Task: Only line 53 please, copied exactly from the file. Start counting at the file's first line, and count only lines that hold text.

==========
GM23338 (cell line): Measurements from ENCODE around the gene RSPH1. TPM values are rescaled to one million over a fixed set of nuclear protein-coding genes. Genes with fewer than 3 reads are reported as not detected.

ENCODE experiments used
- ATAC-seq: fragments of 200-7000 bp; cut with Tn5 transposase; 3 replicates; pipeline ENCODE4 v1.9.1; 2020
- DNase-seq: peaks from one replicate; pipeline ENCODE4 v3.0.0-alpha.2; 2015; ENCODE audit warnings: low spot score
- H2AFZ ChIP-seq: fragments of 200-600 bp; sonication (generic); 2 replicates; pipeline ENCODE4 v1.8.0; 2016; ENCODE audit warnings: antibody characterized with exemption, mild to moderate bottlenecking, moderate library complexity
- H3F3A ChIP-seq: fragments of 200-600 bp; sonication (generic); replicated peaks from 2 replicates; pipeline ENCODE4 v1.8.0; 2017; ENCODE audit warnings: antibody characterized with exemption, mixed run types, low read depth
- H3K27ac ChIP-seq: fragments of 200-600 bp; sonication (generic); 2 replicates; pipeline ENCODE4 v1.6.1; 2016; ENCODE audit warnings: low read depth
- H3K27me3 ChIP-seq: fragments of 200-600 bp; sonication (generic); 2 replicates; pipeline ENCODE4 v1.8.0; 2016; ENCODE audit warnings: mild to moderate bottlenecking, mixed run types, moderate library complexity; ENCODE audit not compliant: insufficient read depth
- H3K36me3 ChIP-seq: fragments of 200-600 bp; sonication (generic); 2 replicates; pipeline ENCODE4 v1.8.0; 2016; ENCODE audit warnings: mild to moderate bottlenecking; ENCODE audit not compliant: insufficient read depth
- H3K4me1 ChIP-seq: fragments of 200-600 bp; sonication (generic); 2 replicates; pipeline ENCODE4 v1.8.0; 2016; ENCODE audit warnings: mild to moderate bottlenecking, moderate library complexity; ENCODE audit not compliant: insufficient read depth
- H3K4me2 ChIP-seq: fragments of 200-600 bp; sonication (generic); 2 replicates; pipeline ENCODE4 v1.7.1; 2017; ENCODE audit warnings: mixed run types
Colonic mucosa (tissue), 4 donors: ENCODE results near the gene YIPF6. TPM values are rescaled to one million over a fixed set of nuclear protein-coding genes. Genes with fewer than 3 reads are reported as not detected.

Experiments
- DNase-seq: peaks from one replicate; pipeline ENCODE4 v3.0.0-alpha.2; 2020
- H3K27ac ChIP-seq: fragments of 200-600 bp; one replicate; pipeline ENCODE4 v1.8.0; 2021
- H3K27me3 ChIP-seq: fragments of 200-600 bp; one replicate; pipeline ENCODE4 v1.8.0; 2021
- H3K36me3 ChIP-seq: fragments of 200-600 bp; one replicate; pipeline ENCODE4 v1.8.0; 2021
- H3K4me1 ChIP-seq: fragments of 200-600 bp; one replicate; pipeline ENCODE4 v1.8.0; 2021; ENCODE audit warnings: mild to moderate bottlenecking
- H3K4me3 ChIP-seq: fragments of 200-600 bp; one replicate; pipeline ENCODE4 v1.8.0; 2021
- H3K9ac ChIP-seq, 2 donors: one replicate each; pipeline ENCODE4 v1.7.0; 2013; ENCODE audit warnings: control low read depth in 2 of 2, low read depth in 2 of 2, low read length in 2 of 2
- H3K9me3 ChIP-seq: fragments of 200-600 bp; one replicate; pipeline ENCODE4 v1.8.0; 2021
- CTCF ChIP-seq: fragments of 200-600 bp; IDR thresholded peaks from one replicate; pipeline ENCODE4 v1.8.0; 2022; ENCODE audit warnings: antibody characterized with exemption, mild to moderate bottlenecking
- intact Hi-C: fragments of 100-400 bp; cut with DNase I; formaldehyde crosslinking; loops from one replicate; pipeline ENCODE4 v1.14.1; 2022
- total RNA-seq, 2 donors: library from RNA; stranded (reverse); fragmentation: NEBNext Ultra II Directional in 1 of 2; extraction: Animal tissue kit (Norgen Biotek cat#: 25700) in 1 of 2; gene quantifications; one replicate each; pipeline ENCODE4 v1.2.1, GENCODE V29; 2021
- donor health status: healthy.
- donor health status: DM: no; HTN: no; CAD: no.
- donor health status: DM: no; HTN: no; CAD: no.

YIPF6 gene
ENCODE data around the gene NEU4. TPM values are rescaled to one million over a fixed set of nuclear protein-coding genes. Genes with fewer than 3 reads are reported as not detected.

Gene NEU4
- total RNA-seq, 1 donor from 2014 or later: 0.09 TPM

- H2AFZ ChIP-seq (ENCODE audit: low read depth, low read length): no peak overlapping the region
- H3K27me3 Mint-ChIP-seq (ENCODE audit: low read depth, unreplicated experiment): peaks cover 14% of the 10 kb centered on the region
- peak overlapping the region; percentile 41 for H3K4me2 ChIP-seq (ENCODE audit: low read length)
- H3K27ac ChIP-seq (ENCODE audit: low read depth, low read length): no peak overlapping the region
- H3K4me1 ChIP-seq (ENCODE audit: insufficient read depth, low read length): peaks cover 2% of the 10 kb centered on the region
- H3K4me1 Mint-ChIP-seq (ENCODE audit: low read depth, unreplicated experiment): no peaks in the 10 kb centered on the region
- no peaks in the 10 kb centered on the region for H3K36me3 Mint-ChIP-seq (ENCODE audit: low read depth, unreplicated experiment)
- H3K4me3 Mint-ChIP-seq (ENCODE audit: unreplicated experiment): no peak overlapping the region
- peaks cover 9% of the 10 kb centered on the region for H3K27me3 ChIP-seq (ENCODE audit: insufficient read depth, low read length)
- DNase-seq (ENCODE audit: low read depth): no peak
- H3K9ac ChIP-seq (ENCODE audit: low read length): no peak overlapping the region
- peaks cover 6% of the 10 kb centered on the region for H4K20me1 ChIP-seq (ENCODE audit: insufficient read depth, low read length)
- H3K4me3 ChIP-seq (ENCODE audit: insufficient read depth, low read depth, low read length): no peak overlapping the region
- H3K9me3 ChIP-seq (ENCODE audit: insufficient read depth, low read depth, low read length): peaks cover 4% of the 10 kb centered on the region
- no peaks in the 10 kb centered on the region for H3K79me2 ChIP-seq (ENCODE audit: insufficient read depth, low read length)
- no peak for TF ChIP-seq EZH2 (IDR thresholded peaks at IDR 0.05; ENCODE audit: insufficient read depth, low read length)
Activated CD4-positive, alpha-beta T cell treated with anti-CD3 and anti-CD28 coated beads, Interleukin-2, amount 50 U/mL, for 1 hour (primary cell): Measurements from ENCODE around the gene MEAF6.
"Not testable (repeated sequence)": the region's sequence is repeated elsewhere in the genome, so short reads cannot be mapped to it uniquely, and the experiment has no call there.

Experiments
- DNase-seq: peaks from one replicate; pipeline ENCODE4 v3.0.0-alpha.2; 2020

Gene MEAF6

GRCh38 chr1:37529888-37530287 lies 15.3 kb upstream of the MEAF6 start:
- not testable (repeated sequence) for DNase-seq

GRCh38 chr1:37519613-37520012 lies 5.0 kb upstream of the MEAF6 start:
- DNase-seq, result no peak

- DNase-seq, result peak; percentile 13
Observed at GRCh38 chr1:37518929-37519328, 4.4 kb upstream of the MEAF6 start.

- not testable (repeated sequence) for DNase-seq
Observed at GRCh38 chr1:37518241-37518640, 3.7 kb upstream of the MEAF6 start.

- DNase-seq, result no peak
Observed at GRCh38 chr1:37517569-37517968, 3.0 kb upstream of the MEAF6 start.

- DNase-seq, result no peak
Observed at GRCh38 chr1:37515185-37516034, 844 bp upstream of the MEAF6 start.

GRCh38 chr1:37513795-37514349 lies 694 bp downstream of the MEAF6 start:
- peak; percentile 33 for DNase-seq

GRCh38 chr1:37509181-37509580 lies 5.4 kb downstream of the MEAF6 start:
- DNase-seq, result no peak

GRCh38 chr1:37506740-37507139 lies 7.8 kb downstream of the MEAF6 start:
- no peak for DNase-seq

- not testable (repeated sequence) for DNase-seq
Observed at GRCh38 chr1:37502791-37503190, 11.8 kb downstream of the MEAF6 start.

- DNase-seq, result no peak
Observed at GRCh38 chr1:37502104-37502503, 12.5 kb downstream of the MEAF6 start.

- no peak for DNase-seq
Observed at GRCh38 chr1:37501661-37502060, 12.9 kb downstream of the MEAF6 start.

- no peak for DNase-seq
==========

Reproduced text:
GRCh38 chr1:37529888-37530287 lies 15.3 kb upstream of the MEAF6 start: